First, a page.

If you start developing a flu-like illness, hallucinations, and delirium after a dog bite, quickly seek medical attention; though you will unlikely survive.

Prevention:

Rabies is fatal and untreatable and thus the only way to prevent it is to make sure your dog is regularly vaccinated against rabies.

9. leptospirosis

Leptospirosis is a disease caused by leptospira bacterial which is normally found in the urine of infected animals such as squirrels, dogs, mice, and rats. Once Leptospira is released into the environment, it can stay on soil or water for up to weeks.

If your pet runs over the infected soil and its clean paws come in contact with the urine, your pet will definitely be infected with the bacteria. Leptospirosis is treatable but leaving it unattended after infection can cause kidney failure. Some notable symptoms include vomiting, fever, and chills.

Prevention:

Leptospirosis can be prevented by regularly vaccinating your pets. Also, try to keep rodents out of your house or garden.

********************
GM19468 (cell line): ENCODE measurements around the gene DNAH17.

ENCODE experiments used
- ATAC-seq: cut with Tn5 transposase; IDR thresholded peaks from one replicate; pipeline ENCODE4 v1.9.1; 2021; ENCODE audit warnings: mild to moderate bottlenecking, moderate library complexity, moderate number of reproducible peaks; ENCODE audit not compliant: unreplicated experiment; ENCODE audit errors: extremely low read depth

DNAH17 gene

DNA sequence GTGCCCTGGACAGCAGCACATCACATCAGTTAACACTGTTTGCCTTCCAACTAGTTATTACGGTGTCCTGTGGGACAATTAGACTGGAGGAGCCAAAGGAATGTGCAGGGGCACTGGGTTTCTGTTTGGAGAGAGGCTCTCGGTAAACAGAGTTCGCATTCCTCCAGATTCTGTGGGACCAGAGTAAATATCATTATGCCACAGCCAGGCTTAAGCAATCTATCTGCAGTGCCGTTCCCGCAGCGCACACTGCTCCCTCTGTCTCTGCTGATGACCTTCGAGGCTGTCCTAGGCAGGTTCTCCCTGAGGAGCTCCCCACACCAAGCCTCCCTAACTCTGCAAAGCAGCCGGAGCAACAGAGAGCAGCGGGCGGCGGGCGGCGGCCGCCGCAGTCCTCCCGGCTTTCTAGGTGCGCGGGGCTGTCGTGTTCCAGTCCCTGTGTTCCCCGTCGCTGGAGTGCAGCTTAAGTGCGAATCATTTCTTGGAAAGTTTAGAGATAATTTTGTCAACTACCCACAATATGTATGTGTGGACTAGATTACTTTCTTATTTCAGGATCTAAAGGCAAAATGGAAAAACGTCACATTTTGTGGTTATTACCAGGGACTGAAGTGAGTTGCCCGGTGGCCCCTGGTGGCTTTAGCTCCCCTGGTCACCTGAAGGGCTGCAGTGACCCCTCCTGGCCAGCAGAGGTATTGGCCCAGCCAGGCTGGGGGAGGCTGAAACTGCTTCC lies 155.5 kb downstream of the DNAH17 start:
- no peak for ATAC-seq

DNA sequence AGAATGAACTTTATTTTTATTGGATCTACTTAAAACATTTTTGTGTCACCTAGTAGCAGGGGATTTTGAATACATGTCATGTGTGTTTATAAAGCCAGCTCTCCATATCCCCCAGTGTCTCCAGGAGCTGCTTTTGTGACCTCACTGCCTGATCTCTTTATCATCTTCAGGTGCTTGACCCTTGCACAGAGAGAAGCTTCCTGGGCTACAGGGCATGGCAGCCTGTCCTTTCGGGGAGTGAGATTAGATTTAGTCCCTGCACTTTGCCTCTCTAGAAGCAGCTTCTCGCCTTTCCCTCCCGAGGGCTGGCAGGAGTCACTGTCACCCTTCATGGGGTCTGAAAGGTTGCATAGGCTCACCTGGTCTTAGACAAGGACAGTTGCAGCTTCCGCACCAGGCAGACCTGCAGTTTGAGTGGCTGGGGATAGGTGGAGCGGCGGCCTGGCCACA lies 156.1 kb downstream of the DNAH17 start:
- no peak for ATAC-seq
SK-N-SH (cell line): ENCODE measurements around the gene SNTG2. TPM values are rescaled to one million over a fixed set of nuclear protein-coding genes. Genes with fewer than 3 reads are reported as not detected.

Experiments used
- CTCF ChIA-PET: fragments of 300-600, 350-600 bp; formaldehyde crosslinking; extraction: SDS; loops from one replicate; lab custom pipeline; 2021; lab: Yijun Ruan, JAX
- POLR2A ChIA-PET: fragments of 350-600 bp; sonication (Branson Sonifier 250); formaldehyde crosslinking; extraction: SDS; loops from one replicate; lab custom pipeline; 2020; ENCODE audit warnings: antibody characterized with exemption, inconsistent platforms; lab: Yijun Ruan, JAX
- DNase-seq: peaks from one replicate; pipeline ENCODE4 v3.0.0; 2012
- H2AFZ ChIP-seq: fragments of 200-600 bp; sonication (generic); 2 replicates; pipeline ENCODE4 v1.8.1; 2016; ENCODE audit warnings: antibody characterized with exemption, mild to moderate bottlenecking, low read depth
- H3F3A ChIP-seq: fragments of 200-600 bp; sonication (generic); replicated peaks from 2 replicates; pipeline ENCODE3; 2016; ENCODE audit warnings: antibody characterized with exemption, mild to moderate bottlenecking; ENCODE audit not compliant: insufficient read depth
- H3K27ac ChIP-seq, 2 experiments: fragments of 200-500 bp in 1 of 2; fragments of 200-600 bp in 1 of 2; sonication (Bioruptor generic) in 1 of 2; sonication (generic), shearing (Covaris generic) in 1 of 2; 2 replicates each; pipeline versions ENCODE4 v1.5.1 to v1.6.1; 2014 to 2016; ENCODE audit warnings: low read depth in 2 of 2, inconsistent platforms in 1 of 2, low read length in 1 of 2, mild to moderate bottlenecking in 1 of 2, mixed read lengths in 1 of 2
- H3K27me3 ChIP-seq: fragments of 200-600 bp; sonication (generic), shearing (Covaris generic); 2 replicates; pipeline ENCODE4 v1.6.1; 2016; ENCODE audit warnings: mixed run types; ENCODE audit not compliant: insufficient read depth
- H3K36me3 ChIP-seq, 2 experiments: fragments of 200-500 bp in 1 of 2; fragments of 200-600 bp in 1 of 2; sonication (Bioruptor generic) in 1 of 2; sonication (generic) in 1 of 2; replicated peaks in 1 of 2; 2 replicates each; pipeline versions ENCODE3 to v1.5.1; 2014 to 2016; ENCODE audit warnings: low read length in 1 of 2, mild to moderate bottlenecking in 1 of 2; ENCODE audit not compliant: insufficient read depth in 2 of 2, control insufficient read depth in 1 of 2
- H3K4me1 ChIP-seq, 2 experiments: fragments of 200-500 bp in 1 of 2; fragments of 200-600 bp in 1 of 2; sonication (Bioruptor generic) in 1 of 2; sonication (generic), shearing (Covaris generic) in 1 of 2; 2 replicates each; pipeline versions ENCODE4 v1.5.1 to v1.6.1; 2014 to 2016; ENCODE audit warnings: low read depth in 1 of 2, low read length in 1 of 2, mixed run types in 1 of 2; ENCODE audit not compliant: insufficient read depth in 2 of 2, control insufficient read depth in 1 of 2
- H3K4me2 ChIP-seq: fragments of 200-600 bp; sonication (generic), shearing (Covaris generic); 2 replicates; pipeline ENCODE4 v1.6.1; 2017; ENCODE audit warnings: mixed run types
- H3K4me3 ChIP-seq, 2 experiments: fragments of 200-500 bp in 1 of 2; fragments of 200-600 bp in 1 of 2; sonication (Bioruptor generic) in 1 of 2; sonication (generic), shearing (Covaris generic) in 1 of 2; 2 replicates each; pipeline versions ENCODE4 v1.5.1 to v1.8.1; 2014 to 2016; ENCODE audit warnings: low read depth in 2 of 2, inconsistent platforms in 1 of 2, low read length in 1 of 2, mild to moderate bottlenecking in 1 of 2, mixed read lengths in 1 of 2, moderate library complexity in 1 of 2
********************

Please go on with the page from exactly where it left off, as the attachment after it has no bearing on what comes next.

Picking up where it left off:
10. lymphocytic choriomeningitis

Lymphocytic choriomeningitis is a disease caused by lymphocytic choriomeningitis virus or LMCV. Just like Leptospirosis, the bacteria causing the disease are found in droppings, nests or urine of infected rodents pets. The pet owner can get infected by coming in direct contact with the infected pet or its droppings. LCM or Lymphocytic choriomeningitis causes encephalitis which may need you to seek treatment. One adverse effect of LCM is that it causes congenital defects and mental retardation on unborn children if a pregnant woman is infected with the disease.

Prevention.

LCM can be prevented by ensuring limited or no contact with wild mice. Also, keep your backyard clean of rodents. If you have a pet that is a rodent, like guinea pigs or hamsters, make sure you clean your hand after handling them.

Conclusion.

Pets are joy of every pet owner; however, try to practice stringent hygiene measures to ensure you and any other person do not become a victim of the pet diseases. Always wash your hands with soap and regularly vaccinate your pets. In case you are bitten or scratched by a pet, seek for medical attention. Additionally, Old, young,
pregnant and people with poor immunity should not be allowed to handle pets on their own. If conditions call for them to handle pets, make sure hygiene is maintained. Also, teach your children how to effectively wash hands after holding the pets.